There are several women on campus that are highly educated but working in jobs below their ability because of the benefits available for their children.

    3 of my 4 teens are international older adoptees. Scholarships are available for them but because they have many years to make up for, their grades are not stellar enough for them to qualify for many.

    • JillSavage says:

      Helen,

      Thank you for adding this to the conversation! Yes, working at a college can be a huge “scholarship” in and of itself!

  9. Mara Mattia says:

    Good information if money is the only factor. I am concerned about the Godless world view our students tend to end up with after attending most state colleges and universities.

    • Anne McClane says:

      Mary, I can understand your fears with students going to “secular” schools and being exposed to a life without faith. My husband is a youth pastor, and we often encourage some of our students to attend Christian colleges. However, there are a lot of students who are able to be a light to those on their state school’s campus.

      I went to a Christian university for three semesters and after my parents had the conversation with me about school loans I decided to transfer to Illinois State University. There were times I felt like I met stronger Christians on that campus than at the Christian university, just because they had a choice of whether or not they wanted to live like Christ. They were living out the mandate to “go and make disciples” on their campus.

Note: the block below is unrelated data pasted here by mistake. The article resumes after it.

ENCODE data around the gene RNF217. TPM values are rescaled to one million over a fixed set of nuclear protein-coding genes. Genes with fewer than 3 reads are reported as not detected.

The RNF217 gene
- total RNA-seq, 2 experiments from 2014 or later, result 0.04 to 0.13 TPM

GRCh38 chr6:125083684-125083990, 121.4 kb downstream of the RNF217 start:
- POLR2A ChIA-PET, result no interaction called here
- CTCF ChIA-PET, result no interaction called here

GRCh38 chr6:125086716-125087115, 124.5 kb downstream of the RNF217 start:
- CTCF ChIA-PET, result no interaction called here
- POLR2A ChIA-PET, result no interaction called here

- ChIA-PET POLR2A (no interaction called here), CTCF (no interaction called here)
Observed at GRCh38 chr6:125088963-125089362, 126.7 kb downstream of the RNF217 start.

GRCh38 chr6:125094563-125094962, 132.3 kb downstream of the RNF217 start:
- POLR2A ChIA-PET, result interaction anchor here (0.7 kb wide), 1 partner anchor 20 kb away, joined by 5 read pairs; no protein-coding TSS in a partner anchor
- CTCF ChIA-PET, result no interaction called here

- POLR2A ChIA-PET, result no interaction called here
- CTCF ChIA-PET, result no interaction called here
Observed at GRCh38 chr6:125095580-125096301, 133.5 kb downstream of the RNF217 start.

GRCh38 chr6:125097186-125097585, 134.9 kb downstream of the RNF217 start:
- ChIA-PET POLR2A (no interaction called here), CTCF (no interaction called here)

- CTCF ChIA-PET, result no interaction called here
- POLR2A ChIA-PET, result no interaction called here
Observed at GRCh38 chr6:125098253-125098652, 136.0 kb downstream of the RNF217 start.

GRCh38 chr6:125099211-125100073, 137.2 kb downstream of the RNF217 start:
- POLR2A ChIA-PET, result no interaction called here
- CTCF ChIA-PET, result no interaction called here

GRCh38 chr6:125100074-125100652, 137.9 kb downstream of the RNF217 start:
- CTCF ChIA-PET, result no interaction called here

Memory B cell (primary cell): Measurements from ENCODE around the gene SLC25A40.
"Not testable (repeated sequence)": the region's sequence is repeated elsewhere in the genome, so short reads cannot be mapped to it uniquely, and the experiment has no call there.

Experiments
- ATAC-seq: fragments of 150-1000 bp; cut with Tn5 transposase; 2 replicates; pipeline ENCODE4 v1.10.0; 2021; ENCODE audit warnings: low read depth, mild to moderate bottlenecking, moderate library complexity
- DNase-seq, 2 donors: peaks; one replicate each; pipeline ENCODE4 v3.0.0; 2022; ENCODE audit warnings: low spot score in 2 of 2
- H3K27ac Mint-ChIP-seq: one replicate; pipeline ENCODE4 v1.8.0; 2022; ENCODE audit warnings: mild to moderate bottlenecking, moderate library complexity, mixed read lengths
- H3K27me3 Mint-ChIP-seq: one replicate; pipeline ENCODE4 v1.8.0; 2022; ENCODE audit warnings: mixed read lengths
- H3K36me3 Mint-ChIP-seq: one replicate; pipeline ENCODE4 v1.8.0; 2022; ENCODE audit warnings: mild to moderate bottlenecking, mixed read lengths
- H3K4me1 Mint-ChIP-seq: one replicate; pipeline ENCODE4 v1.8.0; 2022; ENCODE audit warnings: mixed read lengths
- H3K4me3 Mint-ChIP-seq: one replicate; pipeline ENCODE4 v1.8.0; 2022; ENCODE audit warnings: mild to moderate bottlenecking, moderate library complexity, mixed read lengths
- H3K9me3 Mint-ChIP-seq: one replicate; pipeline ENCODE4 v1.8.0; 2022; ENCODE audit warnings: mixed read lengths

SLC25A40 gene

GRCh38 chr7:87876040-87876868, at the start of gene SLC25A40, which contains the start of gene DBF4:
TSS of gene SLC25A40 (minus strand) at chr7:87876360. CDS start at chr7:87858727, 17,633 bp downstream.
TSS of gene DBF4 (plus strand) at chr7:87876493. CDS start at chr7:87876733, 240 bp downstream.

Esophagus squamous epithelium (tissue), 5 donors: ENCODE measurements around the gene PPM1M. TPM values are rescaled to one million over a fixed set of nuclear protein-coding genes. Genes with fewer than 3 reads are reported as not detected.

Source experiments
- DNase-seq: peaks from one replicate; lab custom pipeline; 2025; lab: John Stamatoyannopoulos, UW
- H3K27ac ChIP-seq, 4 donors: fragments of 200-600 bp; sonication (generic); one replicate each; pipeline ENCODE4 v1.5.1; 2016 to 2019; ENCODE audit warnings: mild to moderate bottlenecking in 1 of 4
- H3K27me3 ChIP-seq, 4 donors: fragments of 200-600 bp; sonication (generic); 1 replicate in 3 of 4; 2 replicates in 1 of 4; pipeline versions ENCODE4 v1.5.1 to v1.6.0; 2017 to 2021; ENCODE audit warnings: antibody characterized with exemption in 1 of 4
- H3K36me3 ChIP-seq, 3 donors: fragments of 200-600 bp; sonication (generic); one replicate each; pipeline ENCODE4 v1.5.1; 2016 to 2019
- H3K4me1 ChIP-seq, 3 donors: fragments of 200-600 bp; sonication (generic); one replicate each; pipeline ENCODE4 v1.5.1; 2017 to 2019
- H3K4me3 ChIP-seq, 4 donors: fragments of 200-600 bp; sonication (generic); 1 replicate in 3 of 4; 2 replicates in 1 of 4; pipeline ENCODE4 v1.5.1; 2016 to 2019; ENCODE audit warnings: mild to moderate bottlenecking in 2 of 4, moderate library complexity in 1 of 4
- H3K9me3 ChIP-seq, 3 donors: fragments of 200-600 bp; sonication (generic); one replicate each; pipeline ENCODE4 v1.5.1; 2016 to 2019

There are some students who would benefit from a Christian education. However, I don’t think its necessarily for everyone.

  10. Susan T says:

    Excellent article and comments. We also support & encourage the Community College route. One more criteria my second daughter is using: Does the college accept CLEP credits? She scored very high on reading/writing, has a great memory and is extremely well read. This translates into an ability to study independently and pass CLEP tests for credit. She earns 3-6 credit hours per $75-90 test! That is 1/3 the cost of Community College credits. She is dismayed to find so many state schools, i.e. ISU, U of I will NOT accept most of these credits, but was very happy to discover that some excellent private schools do i.e. Eureka College.
    One more thing, some excellent students do NOT test well on ACT/SAT but they DO get all A’s/B’s in college… at the Community College level, the high grade point is rewarded with an invitation into Phi Theta Kappa, which further translates into scholarship opportunities and a whole web-network for transfer-college searches.